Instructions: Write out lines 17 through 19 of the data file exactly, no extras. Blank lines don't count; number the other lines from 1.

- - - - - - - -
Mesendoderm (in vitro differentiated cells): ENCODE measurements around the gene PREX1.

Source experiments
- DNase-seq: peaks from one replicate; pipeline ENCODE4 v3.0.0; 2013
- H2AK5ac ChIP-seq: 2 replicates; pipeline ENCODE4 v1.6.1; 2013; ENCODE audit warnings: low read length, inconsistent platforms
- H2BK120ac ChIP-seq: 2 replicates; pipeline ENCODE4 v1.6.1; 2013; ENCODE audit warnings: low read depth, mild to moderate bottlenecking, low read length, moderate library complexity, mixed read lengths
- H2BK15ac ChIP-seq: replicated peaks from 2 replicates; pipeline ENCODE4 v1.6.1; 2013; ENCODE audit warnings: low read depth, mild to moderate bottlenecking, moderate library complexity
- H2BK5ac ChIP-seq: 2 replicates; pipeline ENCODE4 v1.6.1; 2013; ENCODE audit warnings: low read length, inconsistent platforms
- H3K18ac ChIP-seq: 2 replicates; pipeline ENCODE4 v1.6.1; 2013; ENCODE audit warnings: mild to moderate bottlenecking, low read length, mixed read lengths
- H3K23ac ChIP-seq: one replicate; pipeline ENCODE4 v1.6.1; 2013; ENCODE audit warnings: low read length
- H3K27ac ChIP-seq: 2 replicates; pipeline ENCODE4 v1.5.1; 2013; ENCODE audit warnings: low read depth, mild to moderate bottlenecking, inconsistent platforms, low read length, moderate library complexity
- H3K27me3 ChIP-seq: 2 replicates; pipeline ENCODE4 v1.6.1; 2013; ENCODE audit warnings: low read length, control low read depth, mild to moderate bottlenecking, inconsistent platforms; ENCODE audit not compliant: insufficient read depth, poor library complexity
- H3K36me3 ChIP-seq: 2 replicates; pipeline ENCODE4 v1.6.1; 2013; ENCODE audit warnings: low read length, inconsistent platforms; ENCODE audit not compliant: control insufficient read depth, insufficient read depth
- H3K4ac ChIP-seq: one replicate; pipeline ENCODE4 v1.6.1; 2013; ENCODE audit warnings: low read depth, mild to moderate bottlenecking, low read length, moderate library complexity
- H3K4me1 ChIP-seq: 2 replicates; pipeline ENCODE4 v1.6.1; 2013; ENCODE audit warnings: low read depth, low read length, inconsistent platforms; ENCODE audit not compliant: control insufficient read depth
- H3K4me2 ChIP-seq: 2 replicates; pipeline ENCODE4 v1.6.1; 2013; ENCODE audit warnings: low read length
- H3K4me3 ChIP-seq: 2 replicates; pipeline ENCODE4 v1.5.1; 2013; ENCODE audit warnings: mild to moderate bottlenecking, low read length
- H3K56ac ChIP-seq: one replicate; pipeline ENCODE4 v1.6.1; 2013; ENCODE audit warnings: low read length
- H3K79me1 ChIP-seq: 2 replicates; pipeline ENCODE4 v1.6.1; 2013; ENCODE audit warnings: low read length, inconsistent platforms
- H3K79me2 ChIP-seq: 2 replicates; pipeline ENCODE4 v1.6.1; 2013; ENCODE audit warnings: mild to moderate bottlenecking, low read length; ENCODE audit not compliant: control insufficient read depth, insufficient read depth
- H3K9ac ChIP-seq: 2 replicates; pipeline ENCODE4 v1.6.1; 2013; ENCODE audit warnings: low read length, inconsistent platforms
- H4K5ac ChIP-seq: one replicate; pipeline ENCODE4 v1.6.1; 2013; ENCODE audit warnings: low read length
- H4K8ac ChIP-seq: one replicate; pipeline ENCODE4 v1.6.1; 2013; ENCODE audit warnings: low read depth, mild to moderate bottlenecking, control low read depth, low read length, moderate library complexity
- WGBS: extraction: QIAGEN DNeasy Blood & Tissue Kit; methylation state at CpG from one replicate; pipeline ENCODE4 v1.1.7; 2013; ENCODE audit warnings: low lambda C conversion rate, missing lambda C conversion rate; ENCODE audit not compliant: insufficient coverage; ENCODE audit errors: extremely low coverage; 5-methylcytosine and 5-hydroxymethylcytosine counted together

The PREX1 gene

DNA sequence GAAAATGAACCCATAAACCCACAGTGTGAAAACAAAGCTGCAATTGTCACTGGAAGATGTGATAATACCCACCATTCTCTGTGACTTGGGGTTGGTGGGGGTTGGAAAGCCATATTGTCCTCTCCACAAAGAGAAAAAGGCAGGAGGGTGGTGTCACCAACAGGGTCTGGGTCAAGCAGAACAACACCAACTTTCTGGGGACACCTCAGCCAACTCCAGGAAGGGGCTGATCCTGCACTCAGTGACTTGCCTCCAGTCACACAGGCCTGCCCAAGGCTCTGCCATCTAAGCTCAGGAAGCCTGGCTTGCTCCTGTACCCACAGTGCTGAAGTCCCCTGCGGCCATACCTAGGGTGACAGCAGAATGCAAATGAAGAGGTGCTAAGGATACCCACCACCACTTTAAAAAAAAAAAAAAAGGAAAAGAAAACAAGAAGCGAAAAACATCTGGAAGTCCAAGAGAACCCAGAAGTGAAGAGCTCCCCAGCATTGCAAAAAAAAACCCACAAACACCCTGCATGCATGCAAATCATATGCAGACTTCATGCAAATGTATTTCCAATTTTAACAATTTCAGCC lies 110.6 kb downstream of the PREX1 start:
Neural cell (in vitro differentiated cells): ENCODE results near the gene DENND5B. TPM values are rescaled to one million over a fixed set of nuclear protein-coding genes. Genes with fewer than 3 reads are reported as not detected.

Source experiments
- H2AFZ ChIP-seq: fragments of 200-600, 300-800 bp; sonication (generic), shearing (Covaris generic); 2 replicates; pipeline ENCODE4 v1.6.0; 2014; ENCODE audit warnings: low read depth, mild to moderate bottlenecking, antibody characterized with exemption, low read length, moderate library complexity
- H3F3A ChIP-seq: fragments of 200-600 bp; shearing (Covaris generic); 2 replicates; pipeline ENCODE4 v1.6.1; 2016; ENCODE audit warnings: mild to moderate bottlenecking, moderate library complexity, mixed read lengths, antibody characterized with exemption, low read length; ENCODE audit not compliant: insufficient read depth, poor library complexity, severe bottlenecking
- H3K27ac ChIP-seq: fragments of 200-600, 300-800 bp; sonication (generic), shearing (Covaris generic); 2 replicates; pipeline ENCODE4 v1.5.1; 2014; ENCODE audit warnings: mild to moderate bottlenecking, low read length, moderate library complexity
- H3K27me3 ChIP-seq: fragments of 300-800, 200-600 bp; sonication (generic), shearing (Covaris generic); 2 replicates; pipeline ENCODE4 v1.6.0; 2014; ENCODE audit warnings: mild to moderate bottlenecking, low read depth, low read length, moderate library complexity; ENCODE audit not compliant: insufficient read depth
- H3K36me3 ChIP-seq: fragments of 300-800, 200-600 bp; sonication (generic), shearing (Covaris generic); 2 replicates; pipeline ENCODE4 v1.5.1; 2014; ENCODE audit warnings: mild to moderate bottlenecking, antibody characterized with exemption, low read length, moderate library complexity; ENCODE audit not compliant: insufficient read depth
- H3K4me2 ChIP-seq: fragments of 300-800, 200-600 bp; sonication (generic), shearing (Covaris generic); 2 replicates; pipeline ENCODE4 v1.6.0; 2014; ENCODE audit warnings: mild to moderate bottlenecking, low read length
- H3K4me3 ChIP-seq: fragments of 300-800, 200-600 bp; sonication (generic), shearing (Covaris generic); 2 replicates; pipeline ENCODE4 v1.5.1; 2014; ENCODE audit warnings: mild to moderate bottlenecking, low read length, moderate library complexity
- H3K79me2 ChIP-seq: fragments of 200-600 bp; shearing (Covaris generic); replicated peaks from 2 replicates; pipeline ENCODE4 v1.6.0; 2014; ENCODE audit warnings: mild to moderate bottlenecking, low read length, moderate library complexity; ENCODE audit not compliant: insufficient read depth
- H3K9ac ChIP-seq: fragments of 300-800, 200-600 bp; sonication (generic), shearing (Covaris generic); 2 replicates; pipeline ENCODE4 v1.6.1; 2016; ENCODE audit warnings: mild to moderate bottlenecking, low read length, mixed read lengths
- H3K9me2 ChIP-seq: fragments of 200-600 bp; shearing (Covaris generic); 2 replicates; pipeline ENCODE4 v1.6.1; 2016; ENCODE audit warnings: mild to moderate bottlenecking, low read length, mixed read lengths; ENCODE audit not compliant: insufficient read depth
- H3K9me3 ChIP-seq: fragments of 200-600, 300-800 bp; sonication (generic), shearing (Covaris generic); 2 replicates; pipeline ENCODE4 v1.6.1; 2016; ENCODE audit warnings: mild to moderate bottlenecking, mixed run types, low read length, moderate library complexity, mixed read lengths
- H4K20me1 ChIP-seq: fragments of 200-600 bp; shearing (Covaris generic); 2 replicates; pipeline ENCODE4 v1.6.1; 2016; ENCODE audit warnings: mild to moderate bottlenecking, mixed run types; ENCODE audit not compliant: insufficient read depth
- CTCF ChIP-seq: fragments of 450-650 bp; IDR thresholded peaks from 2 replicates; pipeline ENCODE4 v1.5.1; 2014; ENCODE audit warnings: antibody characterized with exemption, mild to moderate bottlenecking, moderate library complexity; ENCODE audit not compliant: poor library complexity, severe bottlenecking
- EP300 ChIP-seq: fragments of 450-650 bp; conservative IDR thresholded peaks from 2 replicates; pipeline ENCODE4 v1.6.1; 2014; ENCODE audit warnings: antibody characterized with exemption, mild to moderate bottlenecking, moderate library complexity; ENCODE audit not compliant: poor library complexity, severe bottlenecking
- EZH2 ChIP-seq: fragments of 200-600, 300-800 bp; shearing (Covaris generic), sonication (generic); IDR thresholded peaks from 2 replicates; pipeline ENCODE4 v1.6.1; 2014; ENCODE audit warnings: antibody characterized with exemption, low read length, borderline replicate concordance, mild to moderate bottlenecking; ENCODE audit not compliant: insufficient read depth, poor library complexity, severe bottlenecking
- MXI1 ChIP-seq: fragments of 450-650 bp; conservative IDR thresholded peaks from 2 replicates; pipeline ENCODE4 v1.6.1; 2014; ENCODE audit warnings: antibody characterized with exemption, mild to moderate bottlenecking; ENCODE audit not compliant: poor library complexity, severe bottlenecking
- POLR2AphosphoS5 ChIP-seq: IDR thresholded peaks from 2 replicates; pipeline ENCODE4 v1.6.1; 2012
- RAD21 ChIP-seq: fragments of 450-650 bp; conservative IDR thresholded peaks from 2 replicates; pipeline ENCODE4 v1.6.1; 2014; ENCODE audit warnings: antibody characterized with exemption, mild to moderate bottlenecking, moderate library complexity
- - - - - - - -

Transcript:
- H3K56ac ChIP-seq: one replicate; pipeline ENCODE4 v1.6.1; 2013; ENCODE audit warnings: low read length
- H3K79me1 ChIP-seq: 2 replicates; pipeline ENCODE4 v1.6.1; 2013; ENCODE audit warnings: low read length, inconsistent platforms
- H3K79me2 ChIP-seq: 2 replicates; pipeline ENCODE4 v1.6.1; 2013; ENCODE audit warnings: mild to moderate bottlenecking, low read length; ENCODE audit not compliant: control insufficient read depth, insufficient read depth